This article highlights the steps we took to reduce the size of our NodeJs apps running on AWS Lambda but it still relates to any Node app running anywhere. In the end, you’ll find out how we dropped our 50MB-75MB (compressed) node apps to 8MB -10MB. Awesome, right?
But first, How did we get here?
How did this set of software developers exhaust the 75GB AWS Lambda storage limit? Oh yes, we did. 🙈
The Mistake 🔗
Deploying microservices on AWS lambda could mean you have to work with other AWS services like SQS, SNS, API Gateway, etc., and using the Serverless Framework, the default practice will be to define handlers for events coming from each of these services.
Under the hood, the Serverless framework creates new lambda functions for each of the handlers you define.
Let’s say you want to handle events from SNS, SQS, S3, and API Gateway, four Lambda functions will be created for each of those events using the same code base. This means that our 50MB app when deployed, becomes a huge 200MB app in total.
Here’s the interesting part, this was only on our staging environment. Considering the number of microservices we had running, we were already at 50% usage, pushing our microservices to a new environment immediately doubled our storage usage and our deployments broke. Wahala 🙆🏽♂️
The Fix: How we reduced our AWS lambda size 🔗
Set AWS-SDK as dev dependency 🔗
This is the mother of all. I won’t even be bothered if you quit reading after this point.
aws-sdk package alone is over 60MB (uncompressed). This is huge!
This was almost everything about our app size issue, our misfortune and also our miracle. The good news is that the
aws-sdk comes pre-installed in your Lambda runtime, so you don’t need to install it again. Only set it as a dev dependency.
Only if we knew this. I’m in severe pain now 😭
Remove unnecessary packages 🔗
There is a good chance you’ve done this already. However, for large projects mostly, some unused packages can go undetected easily.
Try packages like
depcheck. It helps you scan your app for unused and missing dependencies.
-g flag is important, please. Let’s not complicate things here.
Cross-check for dev packages 🔗
Just like the
aws-sdk, there are other packages that could disguise as production dependencies such as
serverless and its plugins like
These packages, in combination with the extra packages it installs for you, is over 100MB (uncompressed) in size, that is including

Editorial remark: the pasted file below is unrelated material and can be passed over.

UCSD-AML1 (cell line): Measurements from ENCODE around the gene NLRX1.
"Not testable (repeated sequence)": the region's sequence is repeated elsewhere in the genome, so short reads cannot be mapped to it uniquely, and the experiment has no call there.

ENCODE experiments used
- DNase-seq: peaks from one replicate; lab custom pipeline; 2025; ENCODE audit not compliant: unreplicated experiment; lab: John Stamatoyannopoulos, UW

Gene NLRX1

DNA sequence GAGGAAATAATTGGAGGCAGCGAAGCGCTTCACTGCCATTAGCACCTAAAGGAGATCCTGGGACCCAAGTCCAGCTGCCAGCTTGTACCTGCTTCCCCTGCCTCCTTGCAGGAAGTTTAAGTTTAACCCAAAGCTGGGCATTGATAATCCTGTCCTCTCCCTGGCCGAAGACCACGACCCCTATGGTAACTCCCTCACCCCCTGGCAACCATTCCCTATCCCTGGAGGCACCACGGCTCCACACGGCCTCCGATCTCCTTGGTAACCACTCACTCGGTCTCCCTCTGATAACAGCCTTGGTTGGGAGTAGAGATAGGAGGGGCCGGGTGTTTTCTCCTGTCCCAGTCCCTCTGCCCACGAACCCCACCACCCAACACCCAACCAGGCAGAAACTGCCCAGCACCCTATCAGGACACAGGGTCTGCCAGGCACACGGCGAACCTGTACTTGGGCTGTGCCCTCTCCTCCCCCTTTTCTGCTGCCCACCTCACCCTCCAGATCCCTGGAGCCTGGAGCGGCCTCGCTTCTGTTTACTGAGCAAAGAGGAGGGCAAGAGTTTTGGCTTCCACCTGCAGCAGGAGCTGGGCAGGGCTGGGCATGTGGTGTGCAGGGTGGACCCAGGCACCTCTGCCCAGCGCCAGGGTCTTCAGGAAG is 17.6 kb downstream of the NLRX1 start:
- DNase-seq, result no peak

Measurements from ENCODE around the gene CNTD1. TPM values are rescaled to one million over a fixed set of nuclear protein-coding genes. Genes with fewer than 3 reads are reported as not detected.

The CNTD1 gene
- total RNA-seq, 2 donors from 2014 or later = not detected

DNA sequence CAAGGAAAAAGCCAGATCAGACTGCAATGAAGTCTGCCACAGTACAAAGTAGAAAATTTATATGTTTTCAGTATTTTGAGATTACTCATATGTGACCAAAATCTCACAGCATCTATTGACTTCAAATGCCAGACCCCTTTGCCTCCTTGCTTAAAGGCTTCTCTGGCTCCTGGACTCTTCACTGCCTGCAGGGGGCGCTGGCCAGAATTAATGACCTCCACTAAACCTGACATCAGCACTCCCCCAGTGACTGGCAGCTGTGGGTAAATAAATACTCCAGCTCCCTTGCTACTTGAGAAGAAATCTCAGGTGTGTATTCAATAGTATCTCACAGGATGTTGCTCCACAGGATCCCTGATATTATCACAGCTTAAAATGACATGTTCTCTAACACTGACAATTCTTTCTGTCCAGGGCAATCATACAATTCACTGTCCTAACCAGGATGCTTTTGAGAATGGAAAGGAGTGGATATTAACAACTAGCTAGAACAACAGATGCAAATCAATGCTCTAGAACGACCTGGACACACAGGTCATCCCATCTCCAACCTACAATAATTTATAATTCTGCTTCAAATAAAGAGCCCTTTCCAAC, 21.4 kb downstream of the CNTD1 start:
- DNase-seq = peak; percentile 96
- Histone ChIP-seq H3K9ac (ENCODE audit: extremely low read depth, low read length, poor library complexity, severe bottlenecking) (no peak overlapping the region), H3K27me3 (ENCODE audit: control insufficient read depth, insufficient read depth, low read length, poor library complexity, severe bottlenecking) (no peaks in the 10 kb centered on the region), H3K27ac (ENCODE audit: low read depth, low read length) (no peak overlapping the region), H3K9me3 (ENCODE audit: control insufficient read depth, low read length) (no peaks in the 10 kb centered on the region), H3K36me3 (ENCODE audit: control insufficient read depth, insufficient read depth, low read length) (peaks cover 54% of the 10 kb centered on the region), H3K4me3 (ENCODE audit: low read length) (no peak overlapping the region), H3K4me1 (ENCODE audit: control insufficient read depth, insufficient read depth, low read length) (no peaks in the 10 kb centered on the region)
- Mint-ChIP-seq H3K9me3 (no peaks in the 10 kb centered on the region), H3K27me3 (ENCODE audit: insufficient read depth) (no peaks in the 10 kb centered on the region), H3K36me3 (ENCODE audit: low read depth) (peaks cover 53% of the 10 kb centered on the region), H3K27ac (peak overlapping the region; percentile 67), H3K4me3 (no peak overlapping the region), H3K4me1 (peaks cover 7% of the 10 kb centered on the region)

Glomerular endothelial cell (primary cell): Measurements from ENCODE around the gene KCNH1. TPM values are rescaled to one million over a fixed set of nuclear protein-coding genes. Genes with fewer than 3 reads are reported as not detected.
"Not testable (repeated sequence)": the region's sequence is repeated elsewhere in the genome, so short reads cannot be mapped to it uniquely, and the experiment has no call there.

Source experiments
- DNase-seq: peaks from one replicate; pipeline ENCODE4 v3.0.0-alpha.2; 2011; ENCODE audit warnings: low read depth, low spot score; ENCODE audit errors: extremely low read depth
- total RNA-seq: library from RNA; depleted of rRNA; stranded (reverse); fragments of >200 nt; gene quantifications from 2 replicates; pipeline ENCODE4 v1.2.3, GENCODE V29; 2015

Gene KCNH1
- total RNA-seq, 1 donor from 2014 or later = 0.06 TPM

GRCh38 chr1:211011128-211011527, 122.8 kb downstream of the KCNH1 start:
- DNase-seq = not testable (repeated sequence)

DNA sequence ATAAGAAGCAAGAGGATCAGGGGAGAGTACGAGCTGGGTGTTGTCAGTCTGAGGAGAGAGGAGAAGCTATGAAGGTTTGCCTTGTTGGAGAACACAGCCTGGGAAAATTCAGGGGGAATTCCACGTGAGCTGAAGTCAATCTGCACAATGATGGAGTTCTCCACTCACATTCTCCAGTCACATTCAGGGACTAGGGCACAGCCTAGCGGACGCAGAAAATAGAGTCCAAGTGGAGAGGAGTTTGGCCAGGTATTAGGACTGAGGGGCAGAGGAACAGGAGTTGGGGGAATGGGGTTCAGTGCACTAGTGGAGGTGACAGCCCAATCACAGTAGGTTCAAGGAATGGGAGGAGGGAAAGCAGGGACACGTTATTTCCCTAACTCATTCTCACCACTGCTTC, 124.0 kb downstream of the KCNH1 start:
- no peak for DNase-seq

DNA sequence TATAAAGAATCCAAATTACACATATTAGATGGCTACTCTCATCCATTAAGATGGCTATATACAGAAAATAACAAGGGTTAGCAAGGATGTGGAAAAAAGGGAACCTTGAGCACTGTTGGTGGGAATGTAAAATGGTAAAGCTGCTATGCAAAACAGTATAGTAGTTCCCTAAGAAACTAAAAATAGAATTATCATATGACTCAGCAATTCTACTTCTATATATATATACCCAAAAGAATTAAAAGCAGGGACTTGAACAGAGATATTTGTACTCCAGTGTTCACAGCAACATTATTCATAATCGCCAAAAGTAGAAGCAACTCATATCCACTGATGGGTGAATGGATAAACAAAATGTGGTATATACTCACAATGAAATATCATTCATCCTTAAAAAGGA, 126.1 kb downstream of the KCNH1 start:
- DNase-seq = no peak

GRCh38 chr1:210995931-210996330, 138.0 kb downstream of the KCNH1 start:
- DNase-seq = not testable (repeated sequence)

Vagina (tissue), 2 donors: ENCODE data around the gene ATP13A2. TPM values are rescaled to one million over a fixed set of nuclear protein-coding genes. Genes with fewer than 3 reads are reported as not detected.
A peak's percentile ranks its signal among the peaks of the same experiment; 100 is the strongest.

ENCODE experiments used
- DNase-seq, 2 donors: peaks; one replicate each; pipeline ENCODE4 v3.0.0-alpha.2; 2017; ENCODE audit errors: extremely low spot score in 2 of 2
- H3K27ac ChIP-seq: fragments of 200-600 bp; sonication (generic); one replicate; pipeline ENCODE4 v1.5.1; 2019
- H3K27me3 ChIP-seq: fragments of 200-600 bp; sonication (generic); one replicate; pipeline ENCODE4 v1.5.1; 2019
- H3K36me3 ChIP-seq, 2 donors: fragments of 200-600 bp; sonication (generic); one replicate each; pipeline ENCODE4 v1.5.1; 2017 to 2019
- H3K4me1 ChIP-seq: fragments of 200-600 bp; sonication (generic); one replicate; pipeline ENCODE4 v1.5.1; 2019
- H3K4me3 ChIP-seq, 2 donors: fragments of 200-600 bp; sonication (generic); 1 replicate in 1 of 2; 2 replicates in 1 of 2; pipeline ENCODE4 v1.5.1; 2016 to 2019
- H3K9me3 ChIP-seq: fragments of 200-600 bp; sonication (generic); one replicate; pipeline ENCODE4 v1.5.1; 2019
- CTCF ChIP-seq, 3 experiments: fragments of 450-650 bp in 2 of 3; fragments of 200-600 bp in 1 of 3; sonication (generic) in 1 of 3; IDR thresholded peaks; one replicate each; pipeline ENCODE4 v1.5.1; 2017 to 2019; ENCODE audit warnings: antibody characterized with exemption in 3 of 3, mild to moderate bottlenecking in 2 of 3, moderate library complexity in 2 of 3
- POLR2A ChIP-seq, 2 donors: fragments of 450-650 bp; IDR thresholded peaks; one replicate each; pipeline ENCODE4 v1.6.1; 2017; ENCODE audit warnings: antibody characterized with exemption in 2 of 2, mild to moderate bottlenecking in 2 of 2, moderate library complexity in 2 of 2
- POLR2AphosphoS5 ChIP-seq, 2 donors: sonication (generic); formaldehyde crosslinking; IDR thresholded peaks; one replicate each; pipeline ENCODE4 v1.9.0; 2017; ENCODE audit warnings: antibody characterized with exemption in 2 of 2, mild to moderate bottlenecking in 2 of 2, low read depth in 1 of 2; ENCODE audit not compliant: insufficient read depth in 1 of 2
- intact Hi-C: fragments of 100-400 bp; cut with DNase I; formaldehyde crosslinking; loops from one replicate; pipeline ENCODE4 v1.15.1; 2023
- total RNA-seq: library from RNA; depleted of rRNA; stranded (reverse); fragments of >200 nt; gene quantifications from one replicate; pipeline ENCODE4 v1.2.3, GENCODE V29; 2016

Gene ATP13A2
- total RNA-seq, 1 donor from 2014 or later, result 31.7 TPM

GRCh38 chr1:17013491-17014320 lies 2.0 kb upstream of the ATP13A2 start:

aws-sdk. Hence, removing
aws-sdk without removing these guys won’t make any difference. It will be re-installed.
Since these types of packages are used for deployment and need to be installed while deployment is ongoing, one can easily mistake them as production packages. The best approach will be to set them as dev dependencies in your app and install them globally in your CI/CD Docker image. This approach also buys you more deployment time as you won’t need to reinstall them every time your CI/CD pipeline runs.
Created this Docker image avonnadozie/serverless for this purpose, feel free to reuse. It comes with
serverless-offline plugin and other necessary packages you need to deploy to lambda successfully.
--production flag 🔗
This should be a common step as well, however, It doesn’t hurt to repeat it.
Always remember to use the
--production when running npm on production or in your CI/CD script to not install dev dependencies.
Reuse available Lambda runtime packages 🔗
aws-sdk, there are other packages such as
dotenv that are already available in the lambda runtime which you can reuse.
You can refer to this list of node packages in lambda runtime.
Inspect deployment 🔗
The crude way works well too. Download your live code and inspect it manually.
To download, go to your Lambda console, click on the function and choose “Export function” from the “Actions” dropdown.
Then click on “Download deployment package” afterwards.
Once the download is complete, go to the
node_modules folder, rank the folders by size and take a look. It reveals a lot.
This was how we found out
aws-sdk was still installed even after we’ve set it as a dev dependency.
Move out large non-js files 🔗
Consider hosting large files such as images, or JSON on a private CDN (most likely S3) and read it from there.
This will cause a trade-off in speed but it could be worth it for you depending on the design of your app.
Merge serverless handlers 🔗
This is completely up to you and your app architecture, but you can consider reusing lambda functions where necessary to prevent serverless from creating additional and unnecessary functions for you.
For us, we found a way to merge SQS and SNS handlers given that their event input data and the way they work is similar and it saved us a whole lot of MBs.
The lambda console provides you with sample event input data on its test tab you can work with. Choose from the list.
Benefits to reducing your application size 🔗
You might not be deploying multiple apps that will exhaust your AWS limit as we did, but there’s still more you stand to gain by dropping your app size regardless.
- Faster cold start time
- Faster deployment with CI/CD as the zipping and upload process will be faster
- Less cost on storage and memory